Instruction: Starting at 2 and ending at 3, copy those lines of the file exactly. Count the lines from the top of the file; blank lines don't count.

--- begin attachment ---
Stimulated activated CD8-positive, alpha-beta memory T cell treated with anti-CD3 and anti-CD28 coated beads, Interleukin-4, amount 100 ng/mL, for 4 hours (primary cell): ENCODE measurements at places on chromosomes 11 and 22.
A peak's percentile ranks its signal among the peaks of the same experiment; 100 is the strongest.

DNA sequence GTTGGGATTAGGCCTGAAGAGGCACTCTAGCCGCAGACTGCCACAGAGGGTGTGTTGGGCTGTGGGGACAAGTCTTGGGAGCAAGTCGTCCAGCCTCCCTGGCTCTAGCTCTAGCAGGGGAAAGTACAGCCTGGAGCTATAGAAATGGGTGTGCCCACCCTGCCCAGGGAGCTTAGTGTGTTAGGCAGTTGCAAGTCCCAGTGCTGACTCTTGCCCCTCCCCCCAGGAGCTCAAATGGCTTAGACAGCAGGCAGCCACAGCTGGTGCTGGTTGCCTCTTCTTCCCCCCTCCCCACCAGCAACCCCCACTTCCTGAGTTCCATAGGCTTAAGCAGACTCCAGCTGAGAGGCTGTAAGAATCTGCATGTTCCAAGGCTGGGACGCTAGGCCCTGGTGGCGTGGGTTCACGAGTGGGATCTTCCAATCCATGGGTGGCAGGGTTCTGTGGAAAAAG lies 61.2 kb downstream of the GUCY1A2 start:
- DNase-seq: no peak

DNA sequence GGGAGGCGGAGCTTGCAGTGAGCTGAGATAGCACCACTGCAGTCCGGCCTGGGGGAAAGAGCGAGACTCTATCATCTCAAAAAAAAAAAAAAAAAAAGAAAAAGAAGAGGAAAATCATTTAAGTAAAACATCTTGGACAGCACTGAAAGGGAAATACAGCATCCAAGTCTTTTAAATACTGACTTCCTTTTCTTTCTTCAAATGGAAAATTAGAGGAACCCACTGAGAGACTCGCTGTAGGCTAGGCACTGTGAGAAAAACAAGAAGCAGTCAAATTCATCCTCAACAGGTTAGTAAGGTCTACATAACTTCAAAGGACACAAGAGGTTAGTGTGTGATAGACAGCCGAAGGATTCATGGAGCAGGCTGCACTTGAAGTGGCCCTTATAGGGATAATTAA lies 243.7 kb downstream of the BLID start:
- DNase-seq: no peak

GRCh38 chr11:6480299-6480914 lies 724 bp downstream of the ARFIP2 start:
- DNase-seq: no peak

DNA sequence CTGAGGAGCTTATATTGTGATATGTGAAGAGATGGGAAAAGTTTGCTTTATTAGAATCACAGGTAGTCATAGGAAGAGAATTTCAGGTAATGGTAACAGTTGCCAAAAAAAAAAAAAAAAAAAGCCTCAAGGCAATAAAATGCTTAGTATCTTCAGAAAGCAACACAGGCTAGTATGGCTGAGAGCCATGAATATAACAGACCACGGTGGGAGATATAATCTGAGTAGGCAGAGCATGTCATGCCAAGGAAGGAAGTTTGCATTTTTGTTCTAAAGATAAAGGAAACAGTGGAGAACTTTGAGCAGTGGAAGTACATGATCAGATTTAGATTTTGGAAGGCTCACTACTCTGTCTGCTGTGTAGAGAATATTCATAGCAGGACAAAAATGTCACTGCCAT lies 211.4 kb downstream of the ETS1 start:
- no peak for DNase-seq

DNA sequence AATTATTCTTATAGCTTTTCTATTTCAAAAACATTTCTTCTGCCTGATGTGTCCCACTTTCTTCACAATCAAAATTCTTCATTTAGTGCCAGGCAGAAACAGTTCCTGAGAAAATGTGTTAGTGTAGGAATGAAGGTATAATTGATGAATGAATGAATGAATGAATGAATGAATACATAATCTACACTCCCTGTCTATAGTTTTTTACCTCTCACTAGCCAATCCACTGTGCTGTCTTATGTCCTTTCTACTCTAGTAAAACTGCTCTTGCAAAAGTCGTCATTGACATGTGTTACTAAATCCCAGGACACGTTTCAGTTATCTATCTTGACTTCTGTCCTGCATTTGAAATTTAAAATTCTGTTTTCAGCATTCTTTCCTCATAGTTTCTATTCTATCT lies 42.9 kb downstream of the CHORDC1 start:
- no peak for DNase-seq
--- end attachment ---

A peak's percentile ranks its signal among the peaks of the same experiment; 100 is the strongest.

DNA sequence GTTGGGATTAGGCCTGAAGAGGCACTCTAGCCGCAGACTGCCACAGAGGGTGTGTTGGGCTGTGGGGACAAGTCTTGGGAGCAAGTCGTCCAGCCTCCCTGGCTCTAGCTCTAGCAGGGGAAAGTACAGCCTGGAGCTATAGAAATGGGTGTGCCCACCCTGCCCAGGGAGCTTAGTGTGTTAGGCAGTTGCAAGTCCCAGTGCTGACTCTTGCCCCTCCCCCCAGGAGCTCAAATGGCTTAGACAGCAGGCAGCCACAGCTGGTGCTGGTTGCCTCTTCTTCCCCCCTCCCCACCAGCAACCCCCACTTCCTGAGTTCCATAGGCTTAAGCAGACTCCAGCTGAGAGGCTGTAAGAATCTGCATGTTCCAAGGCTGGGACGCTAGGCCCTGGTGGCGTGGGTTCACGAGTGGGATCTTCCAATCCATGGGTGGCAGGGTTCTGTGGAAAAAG lies 61.2 kb downstream of the GUCY1A2 start: